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to move or not to move-advice please!!

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LizzieJ | 23:38 Fri 14th Oct 2005 | Parenting
11 Answers

Hi


I'm in a quandry and would appreciate your views/advice.


My daughter (nearly 8), me and my boyfriend live in a house, money is tight but ok. Unfortunately my daughter's dad and I split up 5 years ago and I moved away from him (60 miles approx). My ex rings our daughter every night and she spends every other weekend with him, plus holidays etc. However, he is now putting alot of pressure on me to move back to the area where he lives, as he will have more contact with our daughter, the schools are better, also his family live nearby. The problem is, if we did move back to that area I would have to increase my mortgage to around �120k which would stretch my already knackered finances. a few increases to the interest rate and I'd be stuffed! But on the plus side our daughter would benefit and be nearer to her dad.


What do you think I should do?? I'm concious that I should put my daughters needs first but at what financial cost??I'm a civil servant with not much chance of a pay rise. I would be living in fear of finding myself unable to afford to keep a roof over our heads. Also my boyfriend is not too keen on moving as he feels my ex will have "won".


Any advice you could give would be great-I just feel so guilty and confused. ;-)



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I obviously don't know the full story, for example why you moved away from the area after you and your ex split up.  It sounds to me as if he is trying to manipulate you so that his life is made easier (and using your daughter as an excuse, i.e. saying it will be she who benefits).  Your daughter's needs will not be well met if you end up financially ruined, because I bet your ex won't offer to pay the excess living costs.  Also, it will really grate on your current partner's nerves - I bet he thinks your jumping when your ex clicks his fingers?

Is you daugter at a good school now? how are her grades and her behaviour? While its not ideal for her to live apart from her Dad, IMHO 60 miles is not far.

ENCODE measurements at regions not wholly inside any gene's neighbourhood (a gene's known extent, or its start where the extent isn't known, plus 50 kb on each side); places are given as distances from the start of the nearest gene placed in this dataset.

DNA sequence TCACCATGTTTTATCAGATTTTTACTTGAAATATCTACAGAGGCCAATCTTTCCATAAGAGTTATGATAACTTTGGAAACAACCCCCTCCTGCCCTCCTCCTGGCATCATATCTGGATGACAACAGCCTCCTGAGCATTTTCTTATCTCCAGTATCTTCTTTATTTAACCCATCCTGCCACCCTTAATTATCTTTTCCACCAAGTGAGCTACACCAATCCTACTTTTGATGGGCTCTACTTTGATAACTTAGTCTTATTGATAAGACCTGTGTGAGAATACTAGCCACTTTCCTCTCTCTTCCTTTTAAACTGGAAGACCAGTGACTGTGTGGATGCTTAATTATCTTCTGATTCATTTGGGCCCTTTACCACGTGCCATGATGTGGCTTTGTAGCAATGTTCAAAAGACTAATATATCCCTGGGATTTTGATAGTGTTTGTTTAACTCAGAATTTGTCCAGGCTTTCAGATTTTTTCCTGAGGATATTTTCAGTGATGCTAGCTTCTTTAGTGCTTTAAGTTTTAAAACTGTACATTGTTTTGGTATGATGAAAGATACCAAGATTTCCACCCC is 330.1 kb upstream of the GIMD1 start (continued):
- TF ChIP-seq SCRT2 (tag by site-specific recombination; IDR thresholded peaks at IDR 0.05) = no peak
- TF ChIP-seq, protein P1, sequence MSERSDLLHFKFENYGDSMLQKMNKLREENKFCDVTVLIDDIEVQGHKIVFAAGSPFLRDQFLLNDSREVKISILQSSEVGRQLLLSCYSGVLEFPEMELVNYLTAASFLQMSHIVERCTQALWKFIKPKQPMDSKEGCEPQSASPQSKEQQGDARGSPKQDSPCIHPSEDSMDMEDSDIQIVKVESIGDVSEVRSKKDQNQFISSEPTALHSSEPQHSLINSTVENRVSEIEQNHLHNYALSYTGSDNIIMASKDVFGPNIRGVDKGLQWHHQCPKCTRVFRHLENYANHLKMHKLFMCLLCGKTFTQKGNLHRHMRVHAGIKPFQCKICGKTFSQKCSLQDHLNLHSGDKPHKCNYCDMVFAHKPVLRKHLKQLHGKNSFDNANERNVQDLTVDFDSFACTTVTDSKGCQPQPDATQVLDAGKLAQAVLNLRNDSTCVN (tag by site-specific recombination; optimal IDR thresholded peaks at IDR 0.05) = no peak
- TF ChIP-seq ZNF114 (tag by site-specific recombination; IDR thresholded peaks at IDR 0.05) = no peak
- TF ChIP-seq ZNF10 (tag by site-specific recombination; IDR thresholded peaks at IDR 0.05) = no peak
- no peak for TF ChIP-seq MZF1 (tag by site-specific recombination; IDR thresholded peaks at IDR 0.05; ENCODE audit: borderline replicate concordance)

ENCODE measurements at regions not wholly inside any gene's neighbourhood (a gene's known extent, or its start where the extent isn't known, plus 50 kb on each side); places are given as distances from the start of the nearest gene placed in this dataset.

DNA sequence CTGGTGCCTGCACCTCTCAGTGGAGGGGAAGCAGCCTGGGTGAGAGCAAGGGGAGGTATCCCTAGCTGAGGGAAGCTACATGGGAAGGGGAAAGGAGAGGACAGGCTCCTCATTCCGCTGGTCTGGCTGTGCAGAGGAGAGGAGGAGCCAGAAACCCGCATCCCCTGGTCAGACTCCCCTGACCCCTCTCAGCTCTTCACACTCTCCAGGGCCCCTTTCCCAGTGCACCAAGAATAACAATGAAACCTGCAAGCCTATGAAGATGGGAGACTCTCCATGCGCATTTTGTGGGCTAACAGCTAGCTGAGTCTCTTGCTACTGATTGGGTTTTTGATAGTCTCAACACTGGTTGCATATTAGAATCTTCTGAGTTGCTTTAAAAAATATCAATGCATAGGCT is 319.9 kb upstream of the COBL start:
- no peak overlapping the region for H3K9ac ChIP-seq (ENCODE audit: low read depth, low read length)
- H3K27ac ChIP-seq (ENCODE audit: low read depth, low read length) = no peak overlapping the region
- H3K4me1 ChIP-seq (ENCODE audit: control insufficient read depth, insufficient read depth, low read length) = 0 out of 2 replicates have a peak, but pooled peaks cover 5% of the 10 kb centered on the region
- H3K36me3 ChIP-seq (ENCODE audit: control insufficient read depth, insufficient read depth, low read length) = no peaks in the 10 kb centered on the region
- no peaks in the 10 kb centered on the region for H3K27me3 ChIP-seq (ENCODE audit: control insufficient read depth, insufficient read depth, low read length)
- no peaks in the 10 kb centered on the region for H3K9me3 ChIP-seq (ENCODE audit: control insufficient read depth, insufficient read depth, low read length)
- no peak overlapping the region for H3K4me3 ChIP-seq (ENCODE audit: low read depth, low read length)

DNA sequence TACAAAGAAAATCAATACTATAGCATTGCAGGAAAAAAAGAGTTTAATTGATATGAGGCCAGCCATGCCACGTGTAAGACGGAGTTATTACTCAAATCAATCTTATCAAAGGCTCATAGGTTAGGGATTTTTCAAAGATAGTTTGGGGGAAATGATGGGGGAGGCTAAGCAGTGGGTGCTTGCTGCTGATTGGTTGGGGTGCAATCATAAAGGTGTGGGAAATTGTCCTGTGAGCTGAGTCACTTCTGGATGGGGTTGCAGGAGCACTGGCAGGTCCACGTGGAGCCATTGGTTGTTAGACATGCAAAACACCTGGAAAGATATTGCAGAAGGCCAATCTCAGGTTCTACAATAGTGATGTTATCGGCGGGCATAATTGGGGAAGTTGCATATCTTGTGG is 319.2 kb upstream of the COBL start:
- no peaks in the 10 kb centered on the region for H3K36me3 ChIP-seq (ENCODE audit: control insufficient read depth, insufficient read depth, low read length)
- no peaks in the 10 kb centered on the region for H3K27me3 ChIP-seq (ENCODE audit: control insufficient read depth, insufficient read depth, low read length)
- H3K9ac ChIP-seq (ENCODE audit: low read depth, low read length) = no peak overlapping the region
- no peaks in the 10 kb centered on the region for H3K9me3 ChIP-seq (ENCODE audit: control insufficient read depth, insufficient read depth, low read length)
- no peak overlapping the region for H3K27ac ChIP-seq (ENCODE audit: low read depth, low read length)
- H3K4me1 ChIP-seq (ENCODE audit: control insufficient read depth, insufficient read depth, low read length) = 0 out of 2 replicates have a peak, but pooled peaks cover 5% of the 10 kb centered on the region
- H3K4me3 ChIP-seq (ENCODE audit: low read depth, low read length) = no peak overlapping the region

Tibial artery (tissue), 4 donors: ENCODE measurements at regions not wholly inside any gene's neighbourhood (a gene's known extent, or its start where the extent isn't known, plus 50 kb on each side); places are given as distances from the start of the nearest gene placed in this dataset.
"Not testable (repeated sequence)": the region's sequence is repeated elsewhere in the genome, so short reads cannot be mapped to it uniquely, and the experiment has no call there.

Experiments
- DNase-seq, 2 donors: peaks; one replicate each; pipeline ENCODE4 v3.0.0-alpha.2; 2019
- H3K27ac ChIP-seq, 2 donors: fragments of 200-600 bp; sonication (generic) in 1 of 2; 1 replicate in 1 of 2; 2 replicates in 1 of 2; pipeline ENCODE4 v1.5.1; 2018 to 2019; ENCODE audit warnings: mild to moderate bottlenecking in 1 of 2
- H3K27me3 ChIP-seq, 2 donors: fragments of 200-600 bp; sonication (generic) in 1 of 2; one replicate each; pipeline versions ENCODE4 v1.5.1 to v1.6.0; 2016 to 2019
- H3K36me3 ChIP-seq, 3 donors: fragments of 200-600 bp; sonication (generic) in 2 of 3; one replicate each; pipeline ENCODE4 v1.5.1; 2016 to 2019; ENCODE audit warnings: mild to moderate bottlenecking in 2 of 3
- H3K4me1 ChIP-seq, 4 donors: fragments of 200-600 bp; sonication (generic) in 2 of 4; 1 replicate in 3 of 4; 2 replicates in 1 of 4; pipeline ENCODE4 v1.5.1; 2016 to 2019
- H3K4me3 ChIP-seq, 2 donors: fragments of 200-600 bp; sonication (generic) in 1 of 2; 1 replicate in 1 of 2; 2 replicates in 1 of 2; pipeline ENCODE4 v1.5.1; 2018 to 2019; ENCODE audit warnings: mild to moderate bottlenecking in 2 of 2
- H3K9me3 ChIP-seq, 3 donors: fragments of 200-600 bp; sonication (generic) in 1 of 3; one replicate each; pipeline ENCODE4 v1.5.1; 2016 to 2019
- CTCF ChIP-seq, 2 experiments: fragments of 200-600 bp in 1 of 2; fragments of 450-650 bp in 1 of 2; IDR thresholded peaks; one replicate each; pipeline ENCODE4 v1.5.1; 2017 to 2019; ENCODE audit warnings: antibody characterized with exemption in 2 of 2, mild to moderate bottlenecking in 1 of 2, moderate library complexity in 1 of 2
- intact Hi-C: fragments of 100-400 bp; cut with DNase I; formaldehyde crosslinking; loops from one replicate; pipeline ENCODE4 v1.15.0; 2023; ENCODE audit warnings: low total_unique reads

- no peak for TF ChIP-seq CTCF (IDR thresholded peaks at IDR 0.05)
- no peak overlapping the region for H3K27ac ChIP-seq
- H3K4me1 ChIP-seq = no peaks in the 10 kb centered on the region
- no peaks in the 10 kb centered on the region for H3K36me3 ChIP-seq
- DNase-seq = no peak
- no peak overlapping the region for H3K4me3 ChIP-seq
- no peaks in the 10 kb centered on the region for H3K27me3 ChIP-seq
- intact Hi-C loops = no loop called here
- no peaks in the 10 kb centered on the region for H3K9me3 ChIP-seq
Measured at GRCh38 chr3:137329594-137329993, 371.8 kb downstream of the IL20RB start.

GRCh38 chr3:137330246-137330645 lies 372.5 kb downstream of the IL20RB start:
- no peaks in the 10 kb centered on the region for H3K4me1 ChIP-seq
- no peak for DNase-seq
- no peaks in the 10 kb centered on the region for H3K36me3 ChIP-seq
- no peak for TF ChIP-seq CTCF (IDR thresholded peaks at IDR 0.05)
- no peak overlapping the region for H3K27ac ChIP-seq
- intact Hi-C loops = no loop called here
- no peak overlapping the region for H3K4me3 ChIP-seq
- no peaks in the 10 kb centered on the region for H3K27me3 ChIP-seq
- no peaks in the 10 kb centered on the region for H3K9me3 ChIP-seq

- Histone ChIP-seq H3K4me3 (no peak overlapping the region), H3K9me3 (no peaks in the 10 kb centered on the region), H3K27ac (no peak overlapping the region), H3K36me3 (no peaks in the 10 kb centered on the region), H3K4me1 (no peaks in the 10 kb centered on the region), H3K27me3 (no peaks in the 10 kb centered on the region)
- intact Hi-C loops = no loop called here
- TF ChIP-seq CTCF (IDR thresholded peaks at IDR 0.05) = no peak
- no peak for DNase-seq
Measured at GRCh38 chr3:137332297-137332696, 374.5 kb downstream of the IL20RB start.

If you and your daugter are happy, then probably best not to move and imperil your financial state.

Don't know if he's offered but really not a good idea to take extra financial help off your daughter's DAD IMHO

I would echo Pipers response - on the above information, I wouldn't move. Whilst the schools may be better, if in a couple of years interest rates go up (not unlikely) you won't be able to afford your mortgage repayments. How will your daughter be better off having to live in  council accomodation?

Question Author

Thank you all for your honest answers-it is appreciated.

Piper -AK: yes, my current partner is none too pleased that my ex says stuff then I worry! He wants to do whats best for us all and in his opinion moving to a smaller more expensive  "shoebox" will not be of benefit.

woofgang: the school my daughter in now is ok, she achieved above average grades at the end of the last year. However, the school that my ex would want her to go to is actually one of the top schools in the south east and i can't say the school here compares. My ex hasn't offered any financial help!

oneeyedvic:you've made a fair point re finances. I agree that to risk loosing the house you live in is not a good state of affiars to be in. However, as I said I feel so d*mn guilty that we moved as it was my decision to do so. I moved because I wanted a better quality of life abd where we are living now is a) cheaper and b) near the sea and has loads of open spaces so quite pretty etc.

The final spanner in the works is that if I did move then the chances are my salary would go up by approx �5-8k. But that's not enough to bridge the gap of �40k increase to my mortgage!!

Thank you all, I will probably seek advice from fianancial advisor and "sleep on it", perhaps review how things are next year. ;-)

If your daughter's dad is so concerned about the distant between them then he should move closer to her not expect you to uproot your life. 

If she is doing well at her present school then moving her to one with better results would not improve her results significantly.

While I agree with the excellent advice you've already been given, nobody has touched on the fact that your boyfriend is talking of your ex having "won".